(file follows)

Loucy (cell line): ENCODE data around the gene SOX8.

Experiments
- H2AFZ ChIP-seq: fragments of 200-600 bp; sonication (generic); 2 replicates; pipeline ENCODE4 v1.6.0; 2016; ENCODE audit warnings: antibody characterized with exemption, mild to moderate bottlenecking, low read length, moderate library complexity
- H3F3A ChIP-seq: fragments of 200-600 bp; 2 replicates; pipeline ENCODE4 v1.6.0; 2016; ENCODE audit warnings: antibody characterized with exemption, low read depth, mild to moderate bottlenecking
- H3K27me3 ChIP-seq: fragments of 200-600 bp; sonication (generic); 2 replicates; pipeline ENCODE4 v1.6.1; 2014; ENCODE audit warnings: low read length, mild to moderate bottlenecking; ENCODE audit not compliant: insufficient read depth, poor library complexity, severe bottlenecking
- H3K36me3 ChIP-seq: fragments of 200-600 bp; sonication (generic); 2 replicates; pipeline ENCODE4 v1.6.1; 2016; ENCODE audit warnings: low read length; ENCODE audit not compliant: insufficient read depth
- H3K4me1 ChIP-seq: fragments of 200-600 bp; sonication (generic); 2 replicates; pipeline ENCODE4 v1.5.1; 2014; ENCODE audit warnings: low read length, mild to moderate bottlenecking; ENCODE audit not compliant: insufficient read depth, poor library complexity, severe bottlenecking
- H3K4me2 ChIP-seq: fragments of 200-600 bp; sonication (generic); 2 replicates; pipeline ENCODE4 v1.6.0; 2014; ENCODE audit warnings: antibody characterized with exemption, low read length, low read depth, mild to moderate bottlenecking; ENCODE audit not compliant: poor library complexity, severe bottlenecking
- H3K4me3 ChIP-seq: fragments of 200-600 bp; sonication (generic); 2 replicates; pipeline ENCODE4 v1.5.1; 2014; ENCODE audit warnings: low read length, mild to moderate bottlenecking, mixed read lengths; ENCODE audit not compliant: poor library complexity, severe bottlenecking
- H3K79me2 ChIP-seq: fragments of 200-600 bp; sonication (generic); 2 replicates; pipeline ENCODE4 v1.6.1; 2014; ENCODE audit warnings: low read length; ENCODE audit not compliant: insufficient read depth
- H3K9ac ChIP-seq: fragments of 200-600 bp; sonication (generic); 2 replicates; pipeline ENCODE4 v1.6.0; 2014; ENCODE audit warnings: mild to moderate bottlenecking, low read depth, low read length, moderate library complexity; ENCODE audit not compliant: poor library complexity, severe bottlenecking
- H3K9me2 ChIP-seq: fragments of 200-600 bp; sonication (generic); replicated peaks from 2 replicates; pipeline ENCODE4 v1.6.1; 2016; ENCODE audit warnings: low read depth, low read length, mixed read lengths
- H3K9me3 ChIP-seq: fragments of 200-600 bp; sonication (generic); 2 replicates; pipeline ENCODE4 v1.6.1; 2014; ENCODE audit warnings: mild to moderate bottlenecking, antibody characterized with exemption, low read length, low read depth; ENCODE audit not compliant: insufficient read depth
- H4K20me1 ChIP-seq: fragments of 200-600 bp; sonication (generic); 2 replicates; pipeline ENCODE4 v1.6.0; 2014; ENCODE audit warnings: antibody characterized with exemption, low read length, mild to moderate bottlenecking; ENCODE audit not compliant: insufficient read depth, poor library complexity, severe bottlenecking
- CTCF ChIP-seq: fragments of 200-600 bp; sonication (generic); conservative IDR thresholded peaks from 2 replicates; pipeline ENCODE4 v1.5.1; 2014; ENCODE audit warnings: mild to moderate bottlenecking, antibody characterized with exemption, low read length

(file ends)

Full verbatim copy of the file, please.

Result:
Loucy (cell line): ENCODE data around the gene SOX8.

Experiments
- H2AFZ ChIP-seq: fragments of 200-600 bp; sonication (generic); 2 replicates; pipeline ENCODE4 v1.6.0; 2016; ENCODE audit warnings: antibody characterized with exemption, mild to moderate bottlenecking, low read length, moderate library complexity
- H3F3A ChIP-seq: fragments of 200-600 bp; 2 replicates; pipeline ENCODE4 v1.6.0; 2016; ENCODE audit warnings: antibody characterized with exemption, low read depth, mild to moderate bottlenecking
- H3K27me3 ChIP-seq: fragments of 200-600 bp; sonication (generic); 2 replicates; pipeline ENCODE4 v1.6.1; 2014; ENCODE audit warnings: low read length, mild to moderate bottlenecking; ENCODE audit not compliant: insufficient read depth, poor library complexity, severe bottlenecking
- H3K36me3 ChIP-seq: fragments of 200-600 bp; sonication (generic); 2 replicates; pipeline ENCODE4 v1.6.1; 2016; ENCODE audit warnings: low read length; ENCODE audit not compliant: insufficient read depth
- H3K4me1 ChIP-seq: fragments of 200-600 bp; sonication (generic); 2 replicates; pipeline ENCODE4 v1.5.1; 2014; ENCODE audit warnings: low read length, mild to moderate bottlenecking; ENCODE audit not compliant: insufficient read depth, poor library complexity, severe bottlenecking
- H3K4me2 ChIP-seq: fragments of 200-600 bp; sonication (generic); 2 replicates; pipeline ENCODE4 v1.6.0; 2014; ENCODE audit warnings: antibody characterized with exemption, low read length, low read depth, mild to moderate bottlenecking; ENCODE audit not compliant: poor library complexity, severe bottlenecking
- H3K4me3 ChIP-seq: fragments of 200-600 bp; sonication (generic); 2 replicates; pipeline ENCODE4 v1.5.1; 2014; ENCODE audit warnings: low read length, mild to moderate bottlenecking, mixed read lengths; ENCODE audit not compliant: poor library complexity, severe bottlenecking
- H3K79me2 ChIP-seq: fragments of 200-600 bp; sonication (generic); 2 replicates; pipeline ENCODE4 v1.6.1; 2014; ENCODE audit warnings: low read length; ENCODE audit not compliant: insufficient read depth
- H3K9ac ChIP-seq: fragments of 200-600 bp; sonication (generic); 2 replicates; pipeline ENCODE4 v1.6.0; 2014; ENCODE audit warnings: mild to moderate bottlenecking, low read depth, low read length, moderate library complexity; ENCODE audit not compliant: poor library complexity, severe bottlenecking
- H3K9me2 ChIP-seq: fragments of 200-600 bp; sonication (generic); replicated peaks from 2 replicates; pipeline ENCODE4 v1.6.1; 2016; ENCODE audit warnings: low read depth, low read length, mixed read lengths
- H3K9me3 ChIP-seq: fragments of 200-600 bp; sonication (generic); 2 replicates; pipeline ENCODE4 v1.6.1; 2014; ENCODE audit warnings: mild to moderate bottlenecking, antibody characterized with exemption, low read length, low read depth; ENCODE audit not compliant: insufficient read depth
- H4K20me1 ChIP-seq: fragments of 200-600 bp; sonication (generic); 2 replicates; pipeline ENCODE4 v1.6.0; 2014; ENCODE audit warnings: antibody characterized with exemption, low read length, mild to moderate bottlenecking; ENCODE audit not compliant: insufficient read depth, poor library complexity, severe bottlenecking
- CTCF ChIP-seq: fragments of 200-600 bp; sonication (generic); conservative IDR thresholded peaks from 2 replicates; pipeline ENCODE4 v1.5.1; 2014; ENCODE audit warnings: mild to moderate bottlenecking, antibody characterized with exemption, low read length